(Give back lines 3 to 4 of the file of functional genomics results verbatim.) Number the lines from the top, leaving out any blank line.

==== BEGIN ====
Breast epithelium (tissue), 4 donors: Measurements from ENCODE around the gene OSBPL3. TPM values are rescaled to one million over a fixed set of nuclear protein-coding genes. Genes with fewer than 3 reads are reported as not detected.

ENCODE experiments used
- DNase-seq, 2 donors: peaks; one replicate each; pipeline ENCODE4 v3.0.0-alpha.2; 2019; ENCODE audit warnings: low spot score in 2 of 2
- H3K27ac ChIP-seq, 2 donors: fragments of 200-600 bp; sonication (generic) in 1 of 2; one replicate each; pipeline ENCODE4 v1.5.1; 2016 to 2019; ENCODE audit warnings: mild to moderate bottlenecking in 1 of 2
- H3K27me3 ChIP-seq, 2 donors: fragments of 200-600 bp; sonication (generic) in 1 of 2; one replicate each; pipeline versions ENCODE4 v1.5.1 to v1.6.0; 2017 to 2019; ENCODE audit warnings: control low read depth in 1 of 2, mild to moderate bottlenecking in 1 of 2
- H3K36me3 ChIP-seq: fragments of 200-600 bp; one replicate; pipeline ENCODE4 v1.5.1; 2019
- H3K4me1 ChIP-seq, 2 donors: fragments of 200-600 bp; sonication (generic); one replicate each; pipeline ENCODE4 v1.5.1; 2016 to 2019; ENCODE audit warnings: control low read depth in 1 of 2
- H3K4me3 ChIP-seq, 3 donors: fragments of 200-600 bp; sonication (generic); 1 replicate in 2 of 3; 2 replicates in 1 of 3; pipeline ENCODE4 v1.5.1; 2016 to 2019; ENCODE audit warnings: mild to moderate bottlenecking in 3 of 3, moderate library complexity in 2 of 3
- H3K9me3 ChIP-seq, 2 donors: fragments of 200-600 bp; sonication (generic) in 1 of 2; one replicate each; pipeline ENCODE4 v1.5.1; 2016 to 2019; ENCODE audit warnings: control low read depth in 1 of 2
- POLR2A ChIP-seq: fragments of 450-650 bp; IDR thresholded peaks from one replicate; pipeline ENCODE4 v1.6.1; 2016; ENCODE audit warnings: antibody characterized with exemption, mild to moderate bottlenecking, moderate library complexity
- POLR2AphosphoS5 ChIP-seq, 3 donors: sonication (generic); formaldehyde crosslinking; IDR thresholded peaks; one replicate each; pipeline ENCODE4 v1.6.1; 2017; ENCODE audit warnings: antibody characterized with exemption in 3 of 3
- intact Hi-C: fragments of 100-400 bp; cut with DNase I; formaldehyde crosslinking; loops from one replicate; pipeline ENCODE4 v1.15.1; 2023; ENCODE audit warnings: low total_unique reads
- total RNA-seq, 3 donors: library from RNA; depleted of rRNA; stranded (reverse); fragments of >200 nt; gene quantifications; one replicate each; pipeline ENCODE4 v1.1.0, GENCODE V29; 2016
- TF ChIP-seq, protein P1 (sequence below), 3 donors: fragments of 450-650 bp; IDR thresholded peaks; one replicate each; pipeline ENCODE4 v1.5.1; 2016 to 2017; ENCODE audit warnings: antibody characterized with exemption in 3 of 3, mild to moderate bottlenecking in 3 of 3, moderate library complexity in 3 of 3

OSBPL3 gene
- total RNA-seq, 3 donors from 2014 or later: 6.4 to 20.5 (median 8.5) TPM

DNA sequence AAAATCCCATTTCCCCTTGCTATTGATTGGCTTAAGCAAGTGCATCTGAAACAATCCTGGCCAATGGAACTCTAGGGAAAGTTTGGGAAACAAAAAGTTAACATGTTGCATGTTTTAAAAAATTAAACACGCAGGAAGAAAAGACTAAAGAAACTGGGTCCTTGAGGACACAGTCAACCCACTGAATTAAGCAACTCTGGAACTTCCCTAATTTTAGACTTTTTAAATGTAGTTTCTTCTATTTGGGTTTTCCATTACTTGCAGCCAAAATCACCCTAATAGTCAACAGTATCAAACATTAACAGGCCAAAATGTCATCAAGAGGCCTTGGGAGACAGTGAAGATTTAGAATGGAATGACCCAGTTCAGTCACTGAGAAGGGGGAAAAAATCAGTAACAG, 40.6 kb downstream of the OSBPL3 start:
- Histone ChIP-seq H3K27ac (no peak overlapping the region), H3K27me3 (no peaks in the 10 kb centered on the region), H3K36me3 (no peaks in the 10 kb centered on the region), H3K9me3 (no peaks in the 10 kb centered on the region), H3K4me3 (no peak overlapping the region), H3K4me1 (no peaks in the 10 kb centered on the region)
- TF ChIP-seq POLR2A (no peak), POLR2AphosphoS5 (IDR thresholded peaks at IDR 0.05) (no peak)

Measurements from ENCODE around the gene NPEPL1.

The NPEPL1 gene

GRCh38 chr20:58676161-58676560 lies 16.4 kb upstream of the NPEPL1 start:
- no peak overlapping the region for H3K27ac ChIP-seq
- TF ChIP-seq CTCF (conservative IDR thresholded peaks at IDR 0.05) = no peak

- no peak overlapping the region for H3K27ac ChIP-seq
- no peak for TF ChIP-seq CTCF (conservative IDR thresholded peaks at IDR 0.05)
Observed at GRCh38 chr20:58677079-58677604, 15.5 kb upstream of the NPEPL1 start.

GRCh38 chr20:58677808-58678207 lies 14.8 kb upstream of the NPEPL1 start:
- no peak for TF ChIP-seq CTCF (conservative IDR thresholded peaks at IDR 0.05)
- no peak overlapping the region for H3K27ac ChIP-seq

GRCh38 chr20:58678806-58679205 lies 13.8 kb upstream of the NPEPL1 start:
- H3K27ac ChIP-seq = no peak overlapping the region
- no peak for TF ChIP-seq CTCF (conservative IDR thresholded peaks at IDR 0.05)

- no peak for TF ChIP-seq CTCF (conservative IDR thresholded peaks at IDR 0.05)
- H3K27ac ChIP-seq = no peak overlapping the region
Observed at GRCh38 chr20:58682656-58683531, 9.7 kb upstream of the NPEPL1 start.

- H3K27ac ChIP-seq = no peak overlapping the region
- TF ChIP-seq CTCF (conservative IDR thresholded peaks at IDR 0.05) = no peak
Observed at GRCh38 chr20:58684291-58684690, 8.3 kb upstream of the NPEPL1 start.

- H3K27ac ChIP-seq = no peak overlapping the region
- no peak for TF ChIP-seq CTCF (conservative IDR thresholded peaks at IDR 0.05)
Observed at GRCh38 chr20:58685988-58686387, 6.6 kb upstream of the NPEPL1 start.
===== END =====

- DNase-seq, 2 donors: peaks; one replicate each; pipeline ENCODE4 v3.0.0-alpha.2; 2019; ENCODE audit warnings: low spot score in 2 of 2
- H3K27ac ChIP-seq, 2 donors: fragments of 200-600 bp; sonication (generic) in 1 of 2; one replicate each; pipeline ENCODE4 v1.5.1; 2016 to 2019; ENCODE audit warnings: mild to moderate bottlenecking in 1 of 2